PSNC pushes for more funding as 'challenging' Year 4 negotiations start
The PSNC has said it will continue to push for more funding in the face of Government opposition as talks on the fourth year of the Community Pharmacy Contractual Framework commence.
Announcing on Friday that “formal tripartite discussions” with the Department of Health and Social Care and NHS England & Improvement had kicked off, the negotiator said it would push for a funding uplift and continue to “seek fair funding for the walk-in advice that so many people are relying on from pharmacies”.
This position is being taken “despite assertions that the outcome of the spending review means a funding uplift is not possible,” said PSNC vice-chair Bharat Patel, acknowledging that the talks will be “very challenging”.
The negotiations will cover services, funding and other arrangements for pharmacies in England in the 2022-23 financial year, and will take into account the progress that has so far been made during the five-year contractual framework.
The talks are being conducted privately, with contractors to be notified once an agreement has been reached.
The PSNC said that while it “absolutely” shares the ambition of the NHS and Government that the sector should be more closely integrated with the wider health service, factors like staffing and capacity pressures that are partly due to the constraints of the five-year frozen funding arrangements are frustrating this goal.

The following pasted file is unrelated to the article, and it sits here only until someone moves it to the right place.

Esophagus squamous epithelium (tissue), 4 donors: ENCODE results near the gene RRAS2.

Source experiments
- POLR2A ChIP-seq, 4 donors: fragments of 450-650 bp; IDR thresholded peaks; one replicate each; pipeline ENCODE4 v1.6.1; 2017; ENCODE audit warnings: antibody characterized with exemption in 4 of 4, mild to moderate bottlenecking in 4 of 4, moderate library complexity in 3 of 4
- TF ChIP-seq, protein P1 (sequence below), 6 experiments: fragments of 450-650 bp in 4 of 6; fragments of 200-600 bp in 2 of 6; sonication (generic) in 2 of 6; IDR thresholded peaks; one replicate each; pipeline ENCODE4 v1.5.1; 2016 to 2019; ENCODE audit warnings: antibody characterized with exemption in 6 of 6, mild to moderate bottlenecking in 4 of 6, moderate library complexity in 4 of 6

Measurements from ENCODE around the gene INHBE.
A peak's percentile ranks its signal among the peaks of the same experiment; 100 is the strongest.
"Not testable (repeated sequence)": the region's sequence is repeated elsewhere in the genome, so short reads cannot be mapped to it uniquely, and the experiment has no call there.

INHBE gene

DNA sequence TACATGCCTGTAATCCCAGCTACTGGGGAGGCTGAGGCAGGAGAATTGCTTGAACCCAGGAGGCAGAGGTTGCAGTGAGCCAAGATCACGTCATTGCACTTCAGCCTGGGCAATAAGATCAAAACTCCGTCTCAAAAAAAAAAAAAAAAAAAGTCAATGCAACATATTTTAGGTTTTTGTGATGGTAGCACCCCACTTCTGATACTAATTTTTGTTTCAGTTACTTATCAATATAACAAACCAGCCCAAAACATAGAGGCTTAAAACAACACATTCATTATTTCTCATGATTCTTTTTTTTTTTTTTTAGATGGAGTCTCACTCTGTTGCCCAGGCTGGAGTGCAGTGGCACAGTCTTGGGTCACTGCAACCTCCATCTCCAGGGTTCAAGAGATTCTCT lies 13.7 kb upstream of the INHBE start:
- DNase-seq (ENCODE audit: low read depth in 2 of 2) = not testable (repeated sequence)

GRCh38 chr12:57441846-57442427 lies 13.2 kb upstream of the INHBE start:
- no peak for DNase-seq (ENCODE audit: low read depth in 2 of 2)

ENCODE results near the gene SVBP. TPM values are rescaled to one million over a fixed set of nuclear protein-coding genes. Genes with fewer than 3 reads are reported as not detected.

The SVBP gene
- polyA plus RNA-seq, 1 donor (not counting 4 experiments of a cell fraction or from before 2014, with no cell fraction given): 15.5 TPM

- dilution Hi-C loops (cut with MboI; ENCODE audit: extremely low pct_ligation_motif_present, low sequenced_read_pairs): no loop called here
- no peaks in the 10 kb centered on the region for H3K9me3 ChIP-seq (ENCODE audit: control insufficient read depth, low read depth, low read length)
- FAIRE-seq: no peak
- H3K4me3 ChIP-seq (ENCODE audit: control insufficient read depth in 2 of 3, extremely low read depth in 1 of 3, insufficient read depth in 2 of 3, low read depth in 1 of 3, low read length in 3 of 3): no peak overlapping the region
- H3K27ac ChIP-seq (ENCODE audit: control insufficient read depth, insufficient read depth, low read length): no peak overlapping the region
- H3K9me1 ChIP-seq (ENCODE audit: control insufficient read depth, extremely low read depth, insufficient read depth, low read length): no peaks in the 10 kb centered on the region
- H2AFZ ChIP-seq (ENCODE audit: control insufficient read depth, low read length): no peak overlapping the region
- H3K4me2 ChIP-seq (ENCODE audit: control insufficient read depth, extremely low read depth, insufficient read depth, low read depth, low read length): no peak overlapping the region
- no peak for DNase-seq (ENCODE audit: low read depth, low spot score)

Mr Patel said: “As we approach the end of Year 3 of the five-year CPCF arrangements, many contractors find themselves in an extremely difficult situation trying to balance spiralling costs, capacity pressures and the increasing workforce issues.
“Some of the immediate pressures of COVID-19 may appear to have gone away, but like most of the health service, pharmacies are not feeling any relief.
“We have been clear that without the injection of additional funding, capacity is unlikely to be able to grow, particularly at a time of accelerated pressures on staffing.”
He said the negotiator is “actively gathering evidence” on the work done by pharmacies – much of it unpaid – as it enters the talks.
Commenting on the announcement, National Pharmacy Association chair Andrew Lane said: “We understand why this will be a challenging round of negotiations, but all parties should proceed on the basis that pharmacies provide vital services and deliver for the NHS in a cost-effective way.
“It’s time to end the years of underfunding in England and instead invest in pharmacies to meet the growing healthcare needs of the population.”